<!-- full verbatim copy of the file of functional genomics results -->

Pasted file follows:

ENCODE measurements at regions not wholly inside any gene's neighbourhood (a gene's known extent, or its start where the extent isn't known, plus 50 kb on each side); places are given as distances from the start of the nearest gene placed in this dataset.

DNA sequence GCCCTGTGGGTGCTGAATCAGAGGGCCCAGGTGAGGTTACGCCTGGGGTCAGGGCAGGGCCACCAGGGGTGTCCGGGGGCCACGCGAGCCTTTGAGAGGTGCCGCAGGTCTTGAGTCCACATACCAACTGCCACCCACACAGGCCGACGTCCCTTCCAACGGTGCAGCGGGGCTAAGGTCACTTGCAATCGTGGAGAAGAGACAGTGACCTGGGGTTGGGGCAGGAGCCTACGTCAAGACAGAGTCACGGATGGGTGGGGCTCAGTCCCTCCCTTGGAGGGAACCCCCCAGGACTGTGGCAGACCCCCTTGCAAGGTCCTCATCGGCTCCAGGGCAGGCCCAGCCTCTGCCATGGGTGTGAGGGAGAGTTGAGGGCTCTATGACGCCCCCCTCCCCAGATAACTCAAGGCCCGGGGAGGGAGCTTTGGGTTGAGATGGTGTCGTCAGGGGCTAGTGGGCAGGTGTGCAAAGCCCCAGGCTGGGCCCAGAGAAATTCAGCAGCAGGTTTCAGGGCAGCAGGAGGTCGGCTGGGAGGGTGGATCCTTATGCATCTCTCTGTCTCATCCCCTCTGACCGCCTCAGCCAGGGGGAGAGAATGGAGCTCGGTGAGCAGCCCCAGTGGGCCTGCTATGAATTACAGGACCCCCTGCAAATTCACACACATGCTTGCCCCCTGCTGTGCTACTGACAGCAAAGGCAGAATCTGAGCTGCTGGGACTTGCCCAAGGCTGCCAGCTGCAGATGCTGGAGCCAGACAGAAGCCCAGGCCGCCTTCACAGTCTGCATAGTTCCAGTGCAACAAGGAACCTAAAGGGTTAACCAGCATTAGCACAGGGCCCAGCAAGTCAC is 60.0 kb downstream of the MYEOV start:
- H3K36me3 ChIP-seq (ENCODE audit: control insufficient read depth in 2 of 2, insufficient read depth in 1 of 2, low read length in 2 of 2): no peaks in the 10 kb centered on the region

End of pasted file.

ENCODE measurements at regions not wholly inside any gene's neighbourhood (a gene's known extent, or its start where the extent isn't known, plus 50 kb on each side); places are given as distances from the start of the nearest gene placed in this dataset.

DNA sequence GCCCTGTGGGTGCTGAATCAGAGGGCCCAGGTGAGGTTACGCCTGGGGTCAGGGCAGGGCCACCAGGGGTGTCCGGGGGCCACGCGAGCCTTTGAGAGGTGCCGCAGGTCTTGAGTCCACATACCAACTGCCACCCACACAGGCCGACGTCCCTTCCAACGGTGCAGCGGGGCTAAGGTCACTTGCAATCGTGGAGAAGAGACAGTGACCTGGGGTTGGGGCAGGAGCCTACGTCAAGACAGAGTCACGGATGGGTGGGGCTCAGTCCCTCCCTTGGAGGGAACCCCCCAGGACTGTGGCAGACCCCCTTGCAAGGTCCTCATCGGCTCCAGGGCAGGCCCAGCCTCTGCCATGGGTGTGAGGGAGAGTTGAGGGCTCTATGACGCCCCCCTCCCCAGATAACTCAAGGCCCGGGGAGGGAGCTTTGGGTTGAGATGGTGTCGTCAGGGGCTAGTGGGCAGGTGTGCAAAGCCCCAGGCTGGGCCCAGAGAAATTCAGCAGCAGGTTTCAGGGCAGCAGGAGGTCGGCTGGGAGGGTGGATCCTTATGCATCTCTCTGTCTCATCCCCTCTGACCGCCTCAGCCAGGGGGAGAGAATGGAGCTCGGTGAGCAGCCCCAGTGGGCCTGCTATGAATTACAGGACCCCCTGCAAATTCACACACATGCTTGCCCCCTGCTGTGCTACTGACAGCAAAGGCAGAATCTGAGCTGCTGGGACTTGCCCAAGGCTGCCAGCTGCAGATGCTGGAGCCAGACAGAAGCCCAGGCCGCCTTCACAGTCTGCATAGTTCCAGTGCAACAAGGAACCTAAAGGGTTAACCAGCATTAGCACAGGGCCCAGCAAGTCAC is 60.0 kb downstream of the MYEOV start:
- H3K36me3 ChIP-seq (ENCODE audit: control insufficient read depth in 2 of 2, insufficient read depth in 1 of 2, low read length in 2 of 2): no peaks in the 10 kb centered on the region